What We Learned: Panthers-Giants

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1. Disregard what you saw the past few weeks; the Giants can still pound the rock. It's hard to figure out Tom Coughlin's approach to his team's running game, but here's my best take: The Giants can run the ball whenever they damn please. They just haven't cared enough to try lately. What better way to explain Coughlin's recently frugal use of Brandon Jacobs and the team's miserable play without him?

On Sunday night, Coughlin got back to basics. On the second drive of the game, trailing 7-3, he called on his backs on 10 of 13 plays and was rewarded with 50 hard-fought yards from Jacobs and Derrick Ward. The first-quarter march marked the first time since the fourth quarter of a Nov. 16 tilt against Baltimore that Coughlin got more than 45 yards out of his backs -- passing and running combined -- in one drive.

And it wouldn't end there. Coughlin called for 41 running plays against 27 passes and got seven runs of 14 yards or more on a night where Giants backs combined for a whopping 301 yards, making it the NFL's third-best team rushing performance of the year and the best by the Giants in the modern era.

Afterward, Giants safety Michael Johnson said of the bounce back performance, "[the backs] had a slow going of it the last two games, but tonight they really took off and did what they're capable of doing. This is the offense we are used to seeing." True. But Carolina's run defense is part of the equation, too, which gets us to ...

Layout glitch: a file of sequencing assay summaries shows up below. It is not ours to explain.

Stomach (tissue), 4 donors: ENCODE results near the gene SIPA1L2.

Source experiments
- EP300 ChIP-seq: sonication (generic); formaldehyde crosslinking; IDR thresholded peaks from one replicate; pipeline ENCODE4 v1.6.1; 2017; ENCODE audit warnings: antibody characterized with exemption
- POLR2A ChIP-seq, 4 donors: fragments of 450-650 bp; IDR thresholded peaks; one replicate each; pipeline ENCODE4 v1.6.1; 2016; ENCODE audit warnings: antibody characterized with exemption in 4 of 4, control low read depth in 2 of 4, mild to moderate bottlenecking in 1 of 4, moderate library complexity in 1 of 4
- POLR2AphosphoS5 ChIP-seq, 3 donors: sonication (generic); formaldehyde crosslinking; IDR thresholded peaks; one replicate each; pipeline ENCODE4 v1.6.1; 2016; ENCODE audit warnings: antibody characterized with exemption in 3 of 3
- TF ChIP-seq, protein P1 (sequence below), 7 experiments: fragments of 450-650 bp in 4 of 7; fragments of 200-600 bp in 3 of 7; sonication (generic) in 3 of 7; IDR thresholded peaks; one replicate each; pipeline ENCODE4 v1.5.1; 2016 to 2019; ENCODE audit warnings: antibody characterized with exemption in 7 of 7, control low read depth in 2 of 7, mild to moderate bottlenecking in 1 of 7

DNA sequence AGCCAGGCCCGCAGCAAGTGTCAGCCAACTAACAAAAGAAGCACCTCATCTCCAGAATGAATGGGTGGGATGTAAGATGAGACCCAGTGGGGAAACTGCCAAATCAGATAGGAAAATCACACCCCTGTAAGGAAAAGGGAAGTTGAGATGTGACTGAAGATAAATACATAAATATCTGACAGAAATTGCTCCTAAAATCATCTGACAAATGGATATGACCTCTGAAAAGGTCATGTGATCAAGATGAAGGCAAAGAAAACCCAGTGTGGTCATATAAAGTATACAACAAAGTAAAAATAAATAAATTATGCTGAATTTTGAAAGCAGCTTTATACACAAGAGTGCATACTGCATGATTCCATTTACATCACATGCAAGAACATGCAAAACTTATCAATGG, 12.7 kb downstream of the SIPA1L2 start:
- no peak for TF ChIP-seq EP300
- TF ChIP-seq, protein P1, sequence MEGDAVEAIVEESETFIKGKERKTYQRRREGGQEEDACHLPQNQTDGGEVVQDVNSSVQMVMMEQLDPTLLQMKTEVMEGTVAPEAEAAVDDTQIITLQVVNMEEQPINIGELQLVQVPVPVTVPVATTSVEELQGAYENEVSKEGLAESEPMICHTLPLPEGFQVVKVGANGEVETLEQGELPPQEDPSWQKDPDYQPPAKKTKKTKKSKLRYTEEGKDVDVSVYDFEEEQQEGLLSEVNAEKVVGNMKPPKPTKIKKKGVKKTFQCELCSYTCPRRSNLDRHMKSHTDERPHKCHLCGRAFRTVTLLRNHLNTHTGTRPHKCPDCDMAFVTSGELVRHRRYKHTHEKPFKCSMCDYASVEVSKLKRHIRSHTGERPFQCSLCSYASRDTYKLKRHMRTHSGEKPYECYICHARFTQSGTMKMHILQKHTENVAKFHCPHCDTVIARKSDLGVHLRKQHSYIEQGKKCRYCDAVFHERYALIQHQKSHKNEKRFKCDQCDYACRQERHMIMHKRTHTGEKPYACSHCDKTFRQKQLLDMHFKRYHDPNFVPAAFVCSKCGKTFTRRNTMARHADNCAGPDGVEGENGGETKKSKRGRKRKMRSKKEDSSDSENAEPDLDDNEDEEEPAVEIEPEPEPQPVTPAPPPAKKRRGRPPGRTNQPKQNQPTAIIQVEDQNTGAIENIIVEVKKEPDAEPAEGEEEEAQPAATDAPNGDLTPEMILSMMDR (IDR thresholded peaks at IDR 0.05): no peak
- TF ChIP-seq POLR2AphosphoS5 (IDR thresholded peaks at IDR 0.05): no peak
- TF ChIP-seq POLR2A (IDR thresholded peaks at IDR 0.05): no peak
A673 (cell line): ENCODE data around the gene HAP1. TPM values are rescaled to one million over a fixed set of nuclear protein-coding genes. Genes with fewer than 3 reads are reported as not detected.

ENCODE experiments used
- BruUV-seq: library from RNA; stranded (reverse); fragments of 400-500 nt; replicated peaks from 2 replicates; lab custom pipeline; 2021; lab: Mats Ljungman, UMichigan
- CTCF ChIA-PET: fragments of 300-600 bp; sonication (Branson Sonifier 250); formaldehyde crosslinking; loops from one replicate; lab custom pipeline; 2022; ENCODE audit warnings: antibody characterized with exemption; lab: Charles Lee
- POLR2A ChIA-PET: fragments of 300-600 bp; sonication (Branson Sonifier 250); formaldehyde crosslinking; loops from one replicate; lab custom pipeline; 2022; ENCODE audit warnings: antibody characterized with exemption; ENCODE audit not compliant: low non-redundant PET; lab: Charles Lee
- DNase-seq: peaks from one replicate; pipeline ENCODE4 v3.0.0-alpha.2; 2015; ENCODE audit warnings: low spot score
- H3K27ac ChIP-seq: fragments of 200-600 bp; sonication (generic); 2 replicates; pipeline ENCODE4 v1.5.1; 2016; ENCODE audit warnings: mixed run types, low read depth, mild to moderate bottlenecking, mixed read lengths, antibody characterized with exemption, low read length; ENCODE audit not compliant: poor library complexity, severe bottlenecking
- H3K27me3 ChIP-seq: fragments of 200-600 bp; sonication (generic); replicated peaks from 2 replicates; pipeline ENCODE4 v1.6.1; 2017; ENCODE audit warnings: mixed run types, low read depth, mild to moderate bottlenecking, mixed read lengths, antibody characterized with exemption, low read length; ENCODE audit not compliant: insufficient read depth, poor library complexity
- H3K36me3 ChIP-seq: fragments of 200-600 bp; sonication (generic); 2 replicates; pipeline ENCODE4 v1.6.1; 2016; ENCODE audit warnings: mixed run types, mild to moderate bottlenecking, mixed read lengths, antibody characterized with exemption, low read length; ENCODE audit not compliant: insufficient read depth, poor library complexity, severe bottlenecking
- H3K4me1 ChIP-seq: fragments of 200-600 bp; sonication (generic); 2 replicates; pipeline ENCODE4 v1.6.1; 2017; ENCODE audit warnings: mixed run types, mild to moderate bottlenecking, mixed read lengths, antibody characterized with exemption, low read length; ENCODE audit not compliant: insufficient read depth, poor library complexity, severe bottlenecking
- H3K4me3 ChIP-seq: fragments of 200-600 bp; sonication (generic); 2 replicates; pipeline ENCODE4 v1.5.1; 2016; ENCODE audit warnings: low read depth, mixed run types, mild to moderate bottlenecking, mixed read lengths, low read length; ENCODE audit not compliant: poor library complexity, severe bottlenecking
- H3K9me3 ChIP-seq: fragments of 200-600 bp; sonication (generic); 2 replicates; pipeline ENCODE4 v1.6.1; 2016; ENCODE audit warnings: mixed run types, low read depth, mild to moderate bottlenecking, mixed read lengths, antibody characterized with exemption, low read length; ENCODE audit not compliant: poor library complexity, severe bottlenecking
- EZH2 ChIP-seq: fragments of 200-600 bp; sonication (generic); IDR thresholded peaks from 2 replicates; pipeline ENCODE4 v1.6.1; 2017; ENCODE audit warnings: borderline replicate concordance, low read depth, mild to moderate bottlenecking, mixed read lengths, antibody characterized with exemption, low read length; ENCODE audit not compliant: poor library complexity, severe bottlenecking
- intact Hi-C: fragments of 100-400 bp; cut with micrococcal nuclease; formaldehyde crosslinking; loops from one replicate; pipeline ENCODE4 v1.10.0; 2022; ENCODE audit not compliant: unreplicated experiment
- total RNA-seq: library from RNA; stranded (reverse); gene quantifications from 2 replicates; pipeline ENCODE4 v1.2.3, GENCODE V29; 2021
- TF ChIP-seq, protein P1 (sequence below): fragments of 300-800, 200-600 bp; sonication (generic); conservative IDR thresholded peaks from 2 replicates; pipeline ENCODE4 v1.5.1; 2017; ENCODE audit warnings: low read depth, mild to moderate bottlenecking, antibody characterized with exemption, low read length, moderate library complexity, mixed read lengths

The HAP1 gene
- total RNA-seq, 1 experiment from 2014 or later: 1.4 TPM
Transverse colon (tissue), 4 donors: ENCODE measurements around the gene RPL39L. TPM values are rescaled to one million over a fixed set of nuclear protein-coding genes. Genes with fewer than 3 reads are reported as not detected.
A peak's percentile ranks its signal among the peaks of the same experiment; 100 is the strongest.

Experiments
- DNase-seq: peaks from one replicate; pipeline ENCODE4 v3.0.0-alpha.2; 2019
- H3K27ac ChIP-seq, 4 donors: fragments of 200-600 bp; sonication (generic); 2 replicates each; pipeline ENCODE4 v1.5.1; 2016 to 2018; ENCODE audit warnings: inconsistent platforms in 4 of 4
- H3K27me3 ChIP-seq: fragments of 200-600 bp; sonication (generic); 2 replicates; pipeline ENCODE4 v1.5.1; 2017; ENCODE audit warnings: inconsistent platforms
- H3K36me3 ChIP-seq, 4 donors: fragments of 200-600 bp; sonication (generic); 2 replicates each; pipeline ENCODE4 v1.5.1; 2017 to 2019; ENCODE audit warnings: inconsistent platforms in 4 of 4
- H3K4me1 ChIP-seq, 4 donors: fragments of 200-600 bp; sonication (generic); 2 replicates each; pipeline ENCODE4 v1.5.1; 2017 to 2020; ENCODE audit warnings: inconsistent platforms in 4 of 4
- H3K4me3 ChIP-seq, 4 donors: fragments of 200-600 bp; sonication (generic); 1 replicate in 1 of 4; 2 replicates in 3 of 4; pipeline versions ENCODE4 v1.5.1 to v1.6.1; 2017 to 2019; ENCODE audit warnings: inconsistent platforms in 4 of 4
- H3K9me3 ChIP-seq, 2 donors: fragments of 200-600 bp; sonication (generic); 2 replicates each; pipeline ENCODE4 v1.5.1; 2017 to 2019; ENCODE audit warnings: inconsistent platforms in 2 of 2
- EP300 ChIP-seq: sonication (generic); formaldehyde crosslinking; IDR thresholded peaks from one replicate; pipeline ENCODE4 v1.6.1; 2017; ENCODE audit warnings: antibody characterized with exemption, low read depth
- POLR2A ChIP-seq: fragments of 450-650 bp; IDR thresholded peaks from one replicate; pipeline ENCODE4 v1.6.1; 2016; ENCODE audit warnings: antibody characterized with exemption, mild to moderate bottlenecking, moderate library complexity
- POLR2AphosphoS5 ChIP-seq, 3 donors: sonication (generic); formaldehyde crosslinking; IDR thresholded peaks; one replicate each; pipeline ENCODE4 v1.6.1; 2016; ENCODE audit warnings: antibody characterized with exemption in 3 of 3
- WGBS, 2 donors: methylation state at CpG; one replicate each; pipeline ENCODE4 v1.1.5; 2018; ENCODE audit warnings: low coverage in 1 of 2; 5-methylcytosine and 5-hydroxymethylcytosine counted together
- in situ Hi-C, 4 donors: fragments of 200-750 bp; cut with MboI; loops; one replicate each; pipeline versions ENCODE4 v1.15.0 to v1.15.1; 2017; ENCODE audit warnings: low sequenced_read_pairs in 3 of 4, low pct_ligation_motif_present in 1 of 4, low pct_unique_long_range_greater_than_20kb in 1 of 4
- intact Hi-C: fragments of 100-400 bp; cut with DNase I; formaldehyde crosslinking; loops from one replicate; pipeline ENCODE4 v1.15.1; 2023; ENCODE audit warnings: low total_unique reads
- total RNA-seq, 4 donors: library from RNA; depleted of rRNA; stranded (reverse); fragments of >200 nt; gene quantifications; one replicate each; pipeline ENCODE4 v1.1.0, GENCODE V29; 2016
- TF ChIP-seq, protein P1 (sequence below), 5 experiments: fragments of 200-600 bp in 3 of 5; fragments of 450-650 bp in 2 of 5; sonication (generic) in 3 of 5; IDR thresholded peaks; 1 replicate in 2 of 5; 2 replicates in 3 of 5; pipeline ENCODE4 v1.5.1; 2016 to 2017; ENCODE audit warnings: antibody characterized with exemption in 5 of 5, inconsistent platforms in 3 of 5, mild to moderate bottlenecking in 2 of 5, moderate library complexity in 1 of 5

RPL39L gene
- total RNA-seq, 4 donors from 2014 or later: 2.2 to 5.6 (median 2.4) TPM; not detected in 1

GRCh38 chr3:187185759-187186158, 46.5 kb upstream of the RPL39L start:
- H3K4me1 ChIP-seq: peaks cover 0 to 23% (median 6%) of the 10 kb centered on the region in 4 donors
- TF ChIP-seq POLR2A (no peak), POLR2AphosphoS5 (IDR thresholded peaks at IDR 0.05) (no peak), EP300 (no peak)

2. Remember the name Ma'ake Kemoeatu. His bum right ankle just cost Carolina the NFC's top playoff seed, perhaps even the division title. Entering Sunday the Panthers had gone an astounding 14 straight games without losing a single defensive player to injury. Now, no one's comparing the '08 Panthers to the '85 Bears, but that's an amazing streak and it lent Carolina the type of fluidity that can build confidence on any team; thus the Panthers woke up Sunday morning ranked 11th overall in defense.

But that all went out the window when their starting left defensive tackle, Kemoeatu (pronounced key-moy-AH-too), rolled his ankle against Denver last Sunday, making him Carolina's first defensive casualty of the season. He didn't practice all week and on Sunday he was listed as questionable. Sure enough, come kickoff the 345-pounder was sporting XXXL sweatpants, a gray parka and a knit cap on the sideline.

Before Sunday no one could have imagined how dearly the native of Pule'anga Fakatu'i'o, Tonga would be missed. He'd accumulated just 36 tackles this season and he'd gone 41 straight starts without a sack, dating back to the last game of '05. But when Jacobs bowled into the end zone for his overtime-ending third touchdown of the game, one thing was clear: Carolina's defense was missing some teeth. That void extended to defensive tackle Damione Lewis, who was in and out with a shoulder injury in the fourth quarter and was missing on the last drive.

Instead of their regular 14-game starters, the Panthers played the majority of the second half with two reserves, including pass rusher extraordinaire Darwin Walker, who wouldn't know what to do with a running back if one bit him in the butt. And it showed. After the game, both Coughlin and Eli Manning credited the win to the Giants' offensive line.

Carolina entered Week 15 having allowed 111.5 yards per game on the ground before, 18th in the league. And on Sunday night, without their top two guys in the middle, they gave up 194 in the second half alone. With power running teams like Minnesota and Atlanta lurking ahead in the playoffs, there's suddenly reason for concern on what has been a steady Carolina defense.